Sucrose (table sugar) is produced by evaporating and crystallizing the juice extracted from sugar cane or the sugar beet. It is monoclinic, and crystallizes from water as colorless, transparent, birefringent, thick tablets. Some distinct (100) cleavage is evident, but ground crystals fracture conchoidally. The crystals, which may be equant (001000) or flakelike (001010), have a specific gravity of 1.588. Sucrose melts with decomposition at about 190°C. [Winchell (1954) reports 160-190°C; Merck Index (1989) reports 160-186°C; Kofler (1954) reports 189°C; Kuhnert-Brandstätter (1971) reports 188-190°C; using a heating rate of 5°/minute, the melting point was determined at McCrone Associates, using a Linkam Hotstage, to be 189°C]; at decomposition, sugar chars, and emits characteristic odor of caramel. The refractive indices are nD = 1.540 (α), nD = 1.567 (β), nD = 1.572 (γ); (-)0.032, 2V = 48º. The extinction angle is 23º on the (100) view.
Figure P1-1 is a 100X view of sugar seen in plane-polarized light; many of the crystals are very well-formed, and quite attractive. This particular sample has a granular surface, which will not be true for all sugar samples. Figure P1-2 is the appearance of this sample using slightly uncrossed polarizers; Figure P1-3 is the appearance of sugar using fully crossed polarizers. These two photomicrographs illustrate the interference colors that result from rather thick crystals with a birefringence of 0.032; namely, all colors from low first-order at thin edges, through first- second- and third-order colors, up to high-order white for the thickest particles. Figure P1-4 is the appearance on adding the first-order red compensator. Sucrose is highly soluble in water, slightly soluble in methanol, very slightly soluble in ethanol, and insoluble in ether or chloroform.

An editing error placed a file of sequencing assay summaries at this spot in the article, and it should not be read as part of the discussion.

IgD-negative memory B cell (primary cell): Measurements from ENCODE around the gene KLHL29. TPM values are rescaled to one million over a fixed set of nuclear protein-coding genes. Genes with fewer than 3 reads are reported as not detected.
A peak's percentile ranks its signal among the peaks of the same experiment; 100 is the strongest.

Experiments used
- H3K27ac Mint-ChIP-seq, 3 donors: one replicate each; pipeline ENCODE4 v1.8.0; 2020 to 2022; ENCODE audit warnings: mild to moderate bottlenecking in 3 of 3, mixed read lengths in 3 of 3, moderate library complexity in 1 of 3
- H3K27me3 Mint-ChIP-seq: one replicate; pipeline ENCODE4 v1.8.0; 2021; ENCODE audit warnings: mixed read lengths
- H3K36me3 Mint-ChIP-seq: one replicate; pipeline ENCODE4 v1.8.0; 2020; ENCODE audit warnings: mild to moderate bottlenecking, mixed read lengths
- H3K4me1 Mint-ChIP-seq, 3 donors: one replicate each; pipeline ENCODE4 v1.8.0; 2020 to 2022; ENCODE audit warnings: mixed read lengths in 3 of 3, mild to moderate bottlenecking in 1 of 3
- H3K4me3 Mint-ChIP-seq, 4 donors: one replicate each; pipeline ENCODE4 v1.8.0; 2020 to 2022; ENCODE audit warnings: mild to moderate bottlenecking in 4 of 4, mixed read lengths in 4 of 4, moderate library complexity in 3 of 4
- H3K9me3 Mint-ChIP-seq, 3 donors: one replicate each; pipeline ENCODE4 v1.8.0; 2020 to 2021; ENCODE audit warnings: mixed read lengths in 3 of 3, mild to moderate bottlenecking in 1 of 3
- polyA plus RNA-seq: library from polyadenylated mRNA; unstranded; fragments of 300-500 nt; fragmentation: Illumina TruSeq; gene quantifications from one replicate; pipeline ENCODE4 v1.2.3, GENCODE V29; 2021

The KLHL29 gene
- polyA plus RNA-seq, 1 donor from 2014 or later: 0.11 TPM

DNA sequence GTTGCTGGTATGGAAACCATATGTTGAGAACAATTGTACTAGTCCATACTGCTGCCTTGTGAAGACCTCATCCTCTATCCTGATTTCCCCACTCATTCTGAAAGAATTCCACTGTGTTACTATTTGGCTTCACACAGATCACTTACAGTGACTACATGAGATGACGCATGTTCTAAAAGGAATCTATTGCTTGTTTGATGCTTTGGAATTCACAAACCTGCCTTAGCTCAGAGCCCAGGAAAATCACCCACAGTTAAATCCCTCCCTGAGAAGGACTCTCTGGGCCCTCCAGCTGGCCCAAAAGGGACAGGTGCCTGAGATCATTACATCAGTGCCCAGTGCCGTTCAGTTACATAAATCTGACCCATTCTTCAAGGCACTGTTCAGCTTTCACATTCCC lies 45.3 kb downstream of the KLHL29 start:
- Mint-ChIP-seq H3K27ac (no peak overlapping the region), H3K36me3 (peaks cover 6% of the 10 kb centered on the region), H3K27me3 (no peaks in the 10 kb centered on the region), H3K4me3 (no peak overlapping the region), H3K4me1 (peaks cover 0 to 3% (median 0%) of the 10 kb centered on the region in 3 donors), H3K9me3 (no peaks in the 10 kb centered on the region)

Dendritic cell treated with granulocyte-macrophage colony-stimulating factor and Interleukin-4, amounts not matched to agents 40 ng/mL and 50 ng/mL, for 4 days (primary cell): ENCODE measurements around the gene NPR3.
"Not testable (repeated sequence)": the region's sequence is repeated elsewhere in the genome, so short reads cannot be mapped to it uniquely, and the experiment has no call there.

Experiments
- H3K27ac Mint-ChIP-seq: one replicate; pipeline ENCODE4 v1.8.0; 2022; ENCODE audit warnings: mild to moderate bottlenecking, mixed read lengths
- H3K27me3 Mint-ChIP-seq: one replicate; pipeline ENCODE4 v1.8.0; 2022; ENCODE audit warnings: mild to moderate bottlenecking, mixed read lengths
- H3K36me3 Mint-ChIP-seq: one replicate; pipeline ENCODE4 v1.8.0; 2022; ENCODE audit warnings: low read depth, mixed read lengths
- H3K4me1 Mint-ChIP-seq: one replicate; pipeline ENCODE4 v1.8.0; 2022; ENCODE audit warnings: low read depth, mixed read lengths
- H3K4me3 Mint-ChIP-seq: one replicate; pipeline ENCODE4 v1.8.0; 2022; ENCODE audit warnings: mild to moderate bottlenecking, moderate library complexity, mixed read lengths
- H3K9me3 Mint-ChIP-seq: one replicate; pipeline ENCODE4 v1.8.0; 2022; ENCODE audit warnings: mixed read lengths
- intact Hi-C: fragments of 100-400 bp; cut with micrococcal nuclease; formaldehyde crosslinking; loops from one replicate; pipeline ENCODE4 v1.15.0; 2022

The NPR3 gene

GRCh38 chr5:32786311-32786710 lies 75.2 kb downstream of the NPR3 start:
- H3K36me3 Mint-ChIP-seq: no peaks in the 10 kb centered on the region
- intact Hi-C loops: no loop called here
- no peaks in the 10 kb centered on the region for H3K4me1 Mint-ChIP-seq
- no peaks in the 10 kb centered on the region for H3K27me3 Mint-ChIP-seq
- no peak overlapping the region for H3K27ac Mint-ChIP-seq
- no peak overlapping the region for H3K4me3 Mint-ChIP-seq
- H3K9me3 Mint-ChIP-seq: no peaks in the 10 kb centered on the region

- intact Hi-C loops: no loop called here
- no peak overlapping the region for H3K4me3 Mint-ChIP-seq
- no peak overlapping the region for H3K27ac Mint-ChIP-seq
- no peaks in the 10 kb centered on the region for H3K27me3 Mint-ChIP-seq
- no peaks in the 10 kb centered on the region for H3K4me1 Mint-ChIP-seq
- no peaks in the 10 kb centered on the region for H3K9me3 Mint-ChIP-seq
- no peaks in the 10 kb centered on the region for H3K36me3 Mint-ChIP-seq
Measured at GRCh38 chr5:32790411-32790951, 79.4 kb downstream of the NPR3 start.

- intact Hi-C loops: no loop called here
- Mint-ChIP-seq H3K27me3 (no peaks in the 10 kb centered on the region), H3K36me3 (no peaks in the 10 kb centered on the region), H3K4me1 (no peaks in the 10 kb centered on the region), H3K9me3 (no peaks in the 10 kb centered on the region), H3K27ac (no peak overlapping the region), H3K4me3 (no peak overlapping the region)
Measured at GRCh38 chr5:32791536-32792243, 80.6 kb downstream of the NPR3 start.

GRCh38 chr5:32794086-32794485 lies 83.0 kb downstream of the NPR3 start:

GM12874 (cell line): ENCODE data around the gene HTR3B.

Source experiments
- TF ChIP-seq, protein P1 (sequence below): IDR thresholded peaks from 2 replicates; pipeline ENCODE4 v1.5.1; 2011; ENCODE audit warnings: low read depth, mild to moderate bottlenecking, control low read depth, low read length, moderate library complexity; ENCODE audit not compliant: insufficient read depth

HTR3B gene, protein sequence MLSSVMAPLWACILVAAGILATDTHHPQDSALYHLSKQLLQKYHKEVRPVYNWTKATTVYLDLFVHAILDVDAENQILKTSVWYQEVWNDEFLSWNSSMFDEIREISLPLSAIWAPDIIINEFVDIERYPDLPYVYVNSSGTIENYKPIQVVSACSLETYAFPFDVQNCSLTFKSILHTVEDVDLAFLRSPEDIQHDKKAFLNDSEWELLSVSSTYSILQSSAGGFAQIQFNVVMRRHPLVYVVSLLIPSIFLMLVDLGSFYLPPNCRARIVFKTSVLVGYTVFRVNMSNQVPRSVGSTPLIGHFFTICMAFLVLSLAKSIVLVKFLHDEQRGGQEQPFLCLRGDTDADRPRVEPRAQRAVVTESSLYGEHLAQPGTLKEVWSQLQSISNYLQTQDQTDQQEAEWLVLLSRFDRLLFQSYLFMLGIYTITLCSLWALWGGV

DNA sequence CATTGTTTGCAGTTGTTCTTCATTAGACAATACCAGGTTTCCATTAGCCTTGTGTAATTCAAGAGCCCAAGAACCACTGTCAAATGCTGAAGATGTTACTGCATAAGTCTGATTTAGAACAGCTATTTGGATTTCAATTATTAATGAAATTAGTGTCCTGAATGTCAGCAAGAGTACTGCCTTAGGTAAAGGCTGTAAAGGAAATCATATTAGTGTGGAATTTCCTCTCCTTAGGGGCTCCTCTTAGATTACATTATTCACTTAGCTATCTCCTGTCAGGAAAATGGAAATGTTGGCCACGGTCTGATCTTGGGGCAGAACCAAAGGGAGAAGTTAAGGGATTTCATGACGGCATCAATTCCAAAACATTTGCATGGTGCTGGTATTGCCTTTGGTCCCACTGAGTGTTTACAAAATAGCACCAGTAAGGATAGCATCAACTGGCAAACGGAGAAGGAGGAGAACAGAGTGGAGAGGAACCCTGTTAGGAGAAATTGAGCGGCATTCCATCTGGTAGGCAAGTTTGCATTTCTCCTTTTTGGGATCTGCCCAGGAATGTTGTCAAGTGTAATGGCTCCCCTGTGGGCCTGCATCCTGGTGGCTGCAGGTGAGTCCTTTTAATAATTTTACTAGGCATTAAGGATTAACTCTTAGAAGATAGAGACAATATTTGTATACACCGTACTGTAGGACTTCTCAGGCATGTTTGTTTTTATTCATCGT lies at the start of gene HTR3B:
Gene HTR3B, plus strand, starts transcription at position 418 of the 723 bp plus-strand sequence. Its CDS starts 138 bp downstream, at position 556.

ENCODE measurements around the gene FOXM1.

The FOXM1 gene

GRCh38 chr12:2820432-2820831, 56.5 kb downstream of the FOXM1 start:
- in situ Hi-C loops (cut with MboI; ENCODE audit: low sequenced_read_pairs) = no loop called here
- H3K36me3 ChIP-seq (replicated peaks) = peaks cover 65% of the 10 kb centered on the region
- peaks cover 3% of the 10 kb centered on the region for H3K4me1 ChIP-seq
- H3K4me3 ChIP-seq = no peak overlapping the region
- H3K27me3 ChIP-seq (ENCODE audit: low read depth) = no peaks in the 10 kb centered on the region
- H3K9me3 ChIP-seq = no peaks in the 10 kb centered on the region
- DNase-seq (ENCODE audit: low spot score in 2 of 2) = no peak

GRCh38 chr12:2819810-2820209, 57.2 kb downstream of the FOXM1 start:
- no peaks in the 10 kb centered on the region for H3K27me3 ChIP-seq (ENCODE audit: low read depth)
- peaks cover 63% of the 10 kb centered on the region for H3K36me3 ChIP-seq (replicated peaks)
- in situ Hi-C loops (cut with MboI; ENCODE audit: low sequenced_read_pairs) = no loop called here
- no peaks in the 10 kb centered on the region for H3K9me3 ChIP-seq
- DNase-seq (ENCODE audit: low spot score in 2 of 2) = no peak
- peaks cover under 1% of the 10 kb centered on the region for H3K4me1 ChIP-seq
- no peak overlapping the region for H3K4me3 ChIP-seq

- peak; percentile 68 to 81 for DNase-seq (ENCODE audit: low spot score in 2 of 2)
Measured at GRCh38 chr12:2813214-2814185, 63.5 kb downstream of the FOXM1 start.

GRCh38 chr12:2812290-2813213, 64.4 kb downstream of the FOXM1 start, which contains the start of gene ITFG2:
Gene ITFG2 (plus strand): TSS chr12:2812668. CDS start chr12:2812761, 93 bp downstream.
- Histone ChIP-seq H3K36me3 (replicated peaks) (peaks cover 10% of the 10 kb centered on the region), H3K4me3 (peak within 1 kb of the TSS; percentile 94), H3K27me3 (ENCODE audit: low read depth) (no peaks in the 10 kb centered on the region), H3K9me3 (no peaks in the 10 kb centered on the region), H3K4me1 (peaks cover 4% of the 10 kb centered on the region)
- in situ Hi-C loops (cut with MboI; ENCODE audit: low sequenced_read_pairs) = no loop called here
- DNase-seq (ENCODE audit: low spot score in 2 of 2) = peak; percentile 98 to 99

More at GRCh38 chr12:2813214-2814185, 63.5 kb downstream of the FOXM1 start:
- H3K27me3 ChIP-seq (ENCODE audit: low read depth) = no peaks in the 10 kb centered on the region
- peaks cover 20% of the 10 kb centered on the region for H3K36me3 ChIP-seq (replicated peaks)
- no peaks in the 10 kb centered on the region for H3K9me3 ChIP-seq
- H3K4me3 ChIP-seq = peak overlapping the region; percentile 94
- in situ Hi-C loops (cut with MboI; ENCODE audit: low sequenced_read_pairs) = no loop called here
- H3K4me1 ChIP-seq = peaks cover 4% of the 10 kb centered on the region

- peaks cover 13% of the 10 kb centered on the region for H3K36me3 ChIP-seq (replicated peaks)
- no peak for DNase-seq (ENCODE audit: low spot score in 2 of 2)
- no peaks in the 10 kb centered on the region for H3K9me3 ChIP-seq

No fluorescence was observed with narrow-band 365 nm ultraviolet light.Microchemical / Spot Test:
To distinguish between Sucrose (cane sugar) and Dextrose, a modification of the tests described by Reich in 1847 (Arch. Pharm. 50 293) can be used: (1) Place a drop of water near one end of a glass microscope slide, and add enough sucrose to make a concentrated solution. Add several small crystals of potassium dichromate. Heat the drop to boiling, using an alcohol lamp. Sucrose produces a dark olive green color; dextrose is indifferent, or chars, or the solution remains orange. (2) Add a small drop of potassium hydroxide solution to a drop of concentrated sucrose solution near one end of the glass slide, and heat to boiling. Add a drop of cobalt salt (chloride, nitrate, etc.) solution. With sucrose, a blue-violet precipitate is produced; with dextrose, a dirty green precipitate is produced.
Determining Extinction Angle:
In a different sample of sugar, viewed between fully crossed polarizers at 100X, notice the fairly well-formed crystal in the very center of Figure P1-5, the elongated bright one; it is vertically aligned with the N-S crosshair, but is not at extinction; here a stage reading is taken from the vernier scale on your rotating stage. Next, the stage is rotated until the crystal goes to extinction (Figure P1-6); seen also with the first-order red compensator in Figure P1-7, and the reading is again taken at the rotating stage vernier. The angular difference was 24º (the literature value is 23º); this is the extinction angle; the angle between the extinction position and this prominent crystal face/length.
At 200X magnification, Figure P1-8, the relationship between the crystallographic faces is more evident, and interference colors of 8 to 10+ orders can be seen, increasing with crystal thickness.